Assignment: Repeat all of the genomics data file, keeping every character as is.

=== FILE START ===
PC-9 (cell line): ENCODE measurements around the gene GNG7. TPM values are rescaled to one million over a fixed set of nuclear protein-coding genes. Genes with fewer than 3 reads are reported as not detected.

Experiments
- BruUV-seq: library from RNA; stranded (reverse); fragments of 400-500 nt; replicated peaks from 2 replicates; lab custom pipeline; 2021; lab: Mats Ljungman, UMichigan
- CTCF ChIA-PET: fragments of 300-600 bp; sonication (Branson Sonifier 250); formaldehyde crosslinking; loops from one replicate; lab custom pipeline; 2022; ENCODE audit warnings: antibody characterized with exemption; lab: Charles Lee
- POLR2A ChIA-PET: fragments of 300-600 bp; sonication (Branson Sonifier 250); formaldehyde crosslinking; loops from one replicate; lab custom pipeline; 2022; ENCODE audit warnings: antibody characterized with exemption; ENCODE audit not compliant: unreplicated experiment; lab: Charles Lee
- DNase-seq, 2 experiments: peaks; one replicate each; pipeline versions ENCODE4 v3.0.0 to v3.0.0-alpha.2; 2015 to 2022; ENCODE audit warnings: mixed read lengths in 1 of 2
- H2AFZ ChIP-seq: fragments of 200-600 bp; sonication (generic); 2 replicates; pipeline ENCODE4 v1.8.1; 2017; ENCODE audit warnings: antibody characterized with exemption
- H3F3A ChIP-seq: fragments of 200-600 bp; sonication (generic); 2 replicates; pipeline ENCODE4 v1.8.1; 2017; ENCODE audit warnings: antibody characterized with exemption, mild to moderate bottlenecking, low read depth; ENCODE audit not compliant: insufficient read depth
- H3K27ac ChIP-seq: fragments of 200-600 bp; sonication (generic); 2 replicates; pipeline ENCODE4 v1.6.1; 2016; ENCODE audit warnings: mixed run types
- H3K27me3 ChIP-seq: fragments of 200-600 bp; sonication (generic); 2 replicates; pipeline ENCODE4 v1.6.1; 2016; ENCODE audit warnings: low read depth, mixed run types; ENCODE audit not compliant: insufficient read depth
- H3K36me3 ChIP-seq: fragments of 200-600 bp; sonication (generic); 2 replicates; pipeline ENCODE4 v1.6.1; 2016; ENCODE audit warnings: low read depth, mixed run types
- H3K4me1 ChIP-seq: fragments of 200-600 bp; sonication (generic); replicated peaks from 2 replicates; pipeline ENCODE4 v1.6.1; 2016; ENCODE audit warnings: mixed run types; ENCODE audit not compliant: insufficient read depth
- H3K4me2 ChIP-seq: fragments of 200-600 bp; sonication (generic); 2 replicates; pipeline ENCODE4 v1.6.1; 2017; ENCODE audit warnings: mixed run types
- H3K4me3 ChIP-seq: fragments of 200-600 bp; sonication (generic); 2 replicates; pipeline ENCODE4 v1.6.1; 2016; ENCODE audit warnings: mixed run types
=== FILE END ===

PC-9 (cell line): ENCODE measurements around the gene GNG7. TPM values are rescaled to one million over a fixed set of nuclear protein-coding genes. Genes with fewer than 3 reads are reported as not detected.

Experiments
- BruUV-seq: library from RNA; stranded (reverse); fragments of 400-500 nt; replicated peaks from 2 replicates; lab custom pipeline; 2021; lab: Mats Ljungman, UMichigan
- CTCF ChIA-PET: fragments of 300-600 bp; sonication (Branson Sonifier 250); formaldehyde crosslinking; loops from one replicate; lab custom pipeline; 2022; ENCODE audit warnings: antibody characterized with exemption; lab: Charles Lee
- POLR2A ChIA-PET: fragments of 300-600 bp; sonication (Branson Sonifier 250); formaldehyde crosslinking; loops from one replicate; lab custom pipeline; 2022; ENCODE audit warnings: antibody characterized with exemption; ENCODE audit not compliant: unreplicated experiment; lab: Charles Lee
- DNase-seq, 2 experiments: peaks; one replicate each; pipeline versions ENCODE4 v3.0.0 to v3.0.0-alpha.2; 2015 to 2022; ENCODE audit warnings: mixed read lengths in 1 of 2
- H2AFZ ChIP-seq: fragments of 200-600 bp; sonication (generic); 2 replicates; pipeline ENCODE4 v1.8.1; 2017; ENCODE audit warnings: antibody characterized with exemption
- H3F3A ChIP-seq: fragments of 200-600 bp; sonication (generic); 2 replicates; pipeline ENCODE4 v1.8.1; 2017; ENCODE audit warnings: antibody characterized with exemption, mild to moderate bottlenecking, low read depth; ENCODE audit not compliant: insufficient read depth
- H3K27ac ChIP-seq: fragments of 200-600 bp; sonication (generic); 2 replicates; pipeline ENCODE4 v1.6.1; 2016; ENCODE audit warnings: mixed run types
- H3K27me3 ChIP-seq: fragments of 200-600 bp; sonication (generic); 2 replicates; pipeline ENCODE4 v1.6.1; 2016; ENCODE audit warnings: low read depth, mixed run types; ENCODE audit not compliant: insufficient read depth
- H3K36me3 ChIP-seq: fragments of 200-600 bp; sonication (generic); 2 replicates; pipeline ENCODE4 v1.6.1; 2016; ENCODE audit warnings: low read depth, mixed run types
- H3K4me1 ChIP-seq: fragments of 200-600 bp; sonication (generic); replicated peaks from 2 replicates; pipeline ENCODE4 v1.6.1; 2016; ENCODE audit warnings: mixed run types; ENCODE audit not compliant: insufficient read depth
- H3K4me2 ChIP-seq: fragments of 200-600 bp; sonication (generic); 2 replicates; pipeline ENCODE4 v1.6.1; 2017; ENCODE audit warnings: mixed run types
- H3K4me3 ChIP-seq: fragments of 200-600 bp; sonication (generic); 2 replicates; pipeline ENCODE4 v1.6.1; 2016; ENCODE audit warnings: mixed run types